[Bro] Modbus protocol event handler for Bro
Hui Lin (Hugo)
hlin33 at illinois.edu
Mon Sep 16 08:32:04 PDT 2013
The DNP3 analyzer is included in the master branch of the Bro 2.2. So you
can directly git bro source code, compile and build it. (
http://www.bro.org/development/contribute.html). You are good to use it. I
think that Bro 2.2-beta binary will be available for download later this
On Mon, Sep 16, 2013 at 10:26 AM, Karl Kamin <kkamin at 21ct.com> wrote:
> I am interested in your work with DNP3. What is the svn site for that?
> From: Michael Haney <michael-haney at utulsa.edu>
> Date: Friday, March 29, 2013 12:49 PM
> To: Hugo <hugolin615 at gmail.com>, "Slagell, Adam J" <slagell at illinois.edu>,
> "bro-blue at bro.org" <bro-blue at bro.org>
> Cc: Jason Staggs <jason-staggs at utulsa.edu>, "bro at bro.org" <bro at bro.org>
> Subject: Re: [Bro] Modbus protocol event handler for Bro
> I appreciate you guys getting back to me, and I can also tell you that
> there is other interest in this out there based on off-list responses.
> So, yes, Dynamic Protocol Detection (DPD) is the acronym that didn't come
> to me last night. I'm relatively new to Bro, and unfortunately only have a
> cursory knowledge of the SCADA protocols I need to know about. But I do
> have access to about a terabyte of recorded pcaps of a mix of things on a
> production network, but most of it is SCADA related and primarily in
> Modbus, RockLink, and a couple other vendor versions of protocols. But as I
> said, non-standard ports so port triggering is probably not what I'm
> looking for (or we're going to have a list of about 5000 different ports to
> trigger on).
> As I understand it, there are a couple of methods to use for handling
> protocol anomalies and detecting malicious activities. One is to look at
> the protocol specs and see if you can identify a packet as valid or invalid
> for that protocol. Invalid packets show signs of fuzzing,
> misconfiguration, or malicious activity. Then there is identifying the
> "normal" traffic. Like matching one response to one request. If you get
> unsolicited "responses" for example, it may be a replay attack,
> misconfiguration, or other malicious activity.
> Then the third (final?) step is to look at the actual legitimate traffic
> that matches up with the protocol and everything, but determine if it's a
> malicious attempt to extract system information or sabotage critical
> infrastructure, by an insider for example, or by a malicious outsider who
> knows how to talk Modbus but is sending commands that are outside of normal
> operation. Lots of work has been done in that area to see if we can
> validate normal operation parameters and out-of-norm activities. The
> problem is, we can't automate it on this dataset unless we can first
> identify an arbitrary packet as being a modbus packet or not.
> Have I got that breakdown right? Is this similar to what others are
> looking for?
> So I'm excited about being a brogrammer and I think this is as good a
> place for me to jump in as any. But I'm also very glad to hear more about
> the work that has already been done (and I don't have to take on such a
> task alone from scratch). I'd like to offer myself as your beta
> tester/guinea pig. But there will be some minor hurdles to overcome with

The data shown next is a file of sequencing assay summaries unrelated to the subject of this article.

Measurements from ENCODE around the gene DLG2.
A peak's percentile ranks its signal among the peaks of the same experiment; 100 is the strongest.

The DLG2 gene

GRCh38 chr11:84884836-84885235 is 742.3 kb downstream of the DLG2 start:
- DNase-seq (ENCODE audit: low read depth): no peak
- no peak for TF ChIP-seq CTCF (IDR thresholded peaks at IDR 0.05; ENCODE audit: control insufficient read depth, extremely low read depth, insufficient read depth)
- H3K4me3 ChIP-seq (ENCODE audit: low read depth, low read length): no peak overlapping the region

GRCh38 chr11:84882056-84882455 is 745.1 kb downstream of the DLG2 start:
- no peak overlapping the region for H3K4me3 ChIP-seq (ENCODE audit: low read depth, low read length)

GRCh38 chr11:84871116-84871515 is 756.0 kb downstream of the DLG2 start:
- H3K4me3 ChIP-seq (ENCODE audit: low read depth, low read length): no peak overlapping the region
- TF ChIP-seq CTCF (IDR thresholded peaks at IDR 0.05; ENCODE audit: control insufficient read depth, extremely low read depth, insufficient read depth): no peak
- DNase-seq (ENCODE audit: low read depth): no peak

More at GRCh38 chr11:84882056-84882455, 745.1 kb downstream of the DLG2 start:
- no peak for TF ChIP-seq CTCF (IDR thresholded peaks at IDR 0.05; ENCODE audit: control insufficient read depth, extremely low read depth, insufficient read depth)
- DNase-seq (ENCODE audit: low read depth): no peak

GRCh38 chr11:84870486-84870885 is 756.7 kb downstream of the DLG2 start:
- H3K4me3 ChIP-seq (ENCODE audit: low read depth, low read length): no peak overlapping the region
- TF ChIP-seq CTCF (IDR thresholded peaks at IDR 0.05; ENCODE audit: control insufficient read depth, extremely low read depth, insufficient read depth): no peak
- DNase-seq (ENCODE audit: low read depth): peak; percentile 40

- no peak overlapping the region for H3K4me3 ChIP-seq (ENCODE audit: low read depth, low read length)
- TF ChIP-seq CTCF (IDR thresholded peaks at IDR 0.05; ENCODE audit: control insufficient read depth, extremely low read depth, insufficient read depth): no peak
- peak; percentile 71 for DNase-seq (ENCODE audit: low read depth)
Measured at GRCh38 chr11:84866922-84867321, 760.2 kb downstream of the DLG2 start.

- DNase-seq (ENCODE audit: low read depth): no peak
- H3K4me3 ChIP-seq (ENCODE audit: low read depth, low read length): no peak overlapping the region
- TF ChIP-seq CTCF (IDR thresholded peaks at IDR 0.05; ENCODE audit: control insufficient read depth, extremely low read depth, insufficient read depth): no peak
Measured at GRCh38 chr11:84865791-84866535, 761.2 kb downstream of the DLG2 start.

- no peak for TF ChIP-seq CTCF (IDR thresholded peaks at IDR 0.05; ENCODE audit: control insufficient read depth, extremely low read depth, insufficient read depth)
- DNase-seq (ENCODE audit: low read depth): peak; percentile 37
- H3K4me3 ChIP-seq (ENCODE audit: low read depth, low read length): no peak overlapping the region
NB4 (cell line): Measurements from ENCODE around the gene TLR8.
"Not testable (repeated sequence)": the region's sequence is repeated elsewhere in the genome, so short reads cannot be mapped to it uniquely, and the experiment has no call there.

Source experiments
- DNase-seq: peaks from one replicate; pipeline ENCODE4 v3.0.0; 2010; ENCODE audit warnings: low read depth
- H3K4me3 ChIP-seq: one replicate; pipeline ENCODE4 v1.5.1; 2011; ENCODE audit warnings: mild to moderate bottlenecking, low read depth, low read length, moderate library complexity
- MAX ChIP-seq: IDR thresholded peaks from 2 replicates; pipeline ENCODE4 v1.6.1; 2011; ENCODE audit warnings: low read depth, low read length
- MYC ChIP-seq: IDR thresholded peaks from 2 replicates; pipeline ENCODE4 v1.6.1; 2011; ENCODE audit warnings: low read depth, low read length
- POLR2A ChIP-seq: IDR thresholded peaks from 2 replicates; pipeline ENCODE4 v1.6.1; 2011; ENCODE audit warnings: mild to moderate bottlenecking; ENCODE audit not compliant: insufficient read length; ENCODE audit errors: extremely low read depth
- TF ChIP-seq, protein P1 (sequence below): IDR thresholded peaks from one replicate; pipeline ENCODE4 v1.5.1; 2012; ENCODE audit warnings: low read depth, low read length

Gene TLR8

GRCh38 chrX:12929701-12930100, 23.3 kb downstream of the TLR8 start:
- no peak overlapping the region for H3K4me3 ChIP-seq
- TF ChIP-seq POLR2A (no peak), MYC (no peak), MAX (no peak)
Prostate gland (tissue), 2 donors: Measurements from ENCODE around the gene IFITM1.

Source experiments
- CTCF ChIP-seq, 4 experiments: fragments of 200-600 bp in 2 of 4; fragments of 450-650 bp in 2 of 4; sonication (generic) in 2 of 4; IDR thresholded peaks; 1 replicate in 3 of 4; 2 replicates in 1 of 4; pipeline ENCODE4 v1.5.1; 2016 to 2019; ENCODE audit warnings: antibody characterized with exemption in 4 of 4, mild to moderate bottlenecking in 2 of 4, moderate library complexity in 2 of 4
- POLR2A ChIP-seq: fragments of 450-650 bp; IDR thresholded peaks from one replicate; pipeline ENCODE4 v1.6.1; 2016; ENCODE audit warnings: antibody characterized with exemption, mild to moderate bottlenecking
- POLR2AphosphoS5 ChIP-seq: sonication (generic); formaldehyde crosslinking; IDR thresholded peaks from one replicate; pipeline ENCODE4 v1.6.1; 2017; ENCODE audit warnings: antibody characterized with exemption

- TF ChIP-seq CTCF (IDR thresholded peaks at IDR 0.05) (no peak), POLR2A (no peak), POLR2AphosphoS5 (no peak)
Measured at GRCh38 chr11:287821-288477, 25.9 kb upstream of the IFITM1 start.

> data sharing. Technically, our research grant has expired (ended in
> December) and I need to get permission from the corporate entity to
> continue to use their data for our testing, as well as carve out time from
> work and school duties to focus on this. But assuming all that works out,
> I look forward to helping out with this development effort.
> On Fri, Mar 29, 2013 at 9:08 AM, Hugo <hugolin615 at gmail.com> wrote:
>> On Fri, Mar 29, 2013 at 1:53 AM, Michael Haney <michael-haney at utulsa.edu>wrote:
>>> I'm reviewing this paper and the related code for DNP3:
>>> But I have a network I'm analyzing that has modbus over tcp and has
>>> implemented things in a somewhat unorthodox way. They've used port
>>> assignments as a means of categorizing subsets of systems, and a bit of
>>> security by obscurity. So nothing is on the standard port 502. It's all
>>> over the place on ranges of ports from 2100 to 9900.
>>> Enter Bro and it's acclaimed ability to recognize protocols not by port
>>> number but by semantics of the payload.
>> Just FYI, Bro has three ways to activate a new analyzer.
>> Analyzers can use one of three ways to be fed new connections:
>> - Use a preconfigured set of ports, thus triggering on all
>> connections using any of the registered ports.
>> - Use content signatures, thus triggering on all connections that
>> match the relevant signatures.
>> - Hard-code to trigger on all connections, when signatures won’t cut
>> it and the protocol uses arbitrary ports. This should be avoided whenever
>> possible obviously.
>>> But has anyone done this for modbus yet? Anyone interested to use it if
>>> I start working on it? (read: volunteer beta tester and guinea pig).
>> I believe that Modbus analyzer is already included in Bro master branch
>> for a while now. So you can directly use it. You are more than welcome to
>> use it.
>>> What about other ICS/SCADA protocols?
>> I am mainly responsible for the DNP3 analyzer. Due to some legacy issues,
>> I spent a comparatively long period to include it in Bro. I actually
>> finished almost everything just yesterday (still working on some comments
>> to people who want to understand my code). If you want to use it, please
>> let me know, I can direct you to download from one of the branch that we
>> about to include in Master soon.
PhD Candidate, Research Assistant
Electrical and Computer Engineering Department
University of Illinois at Urbana-Champaign
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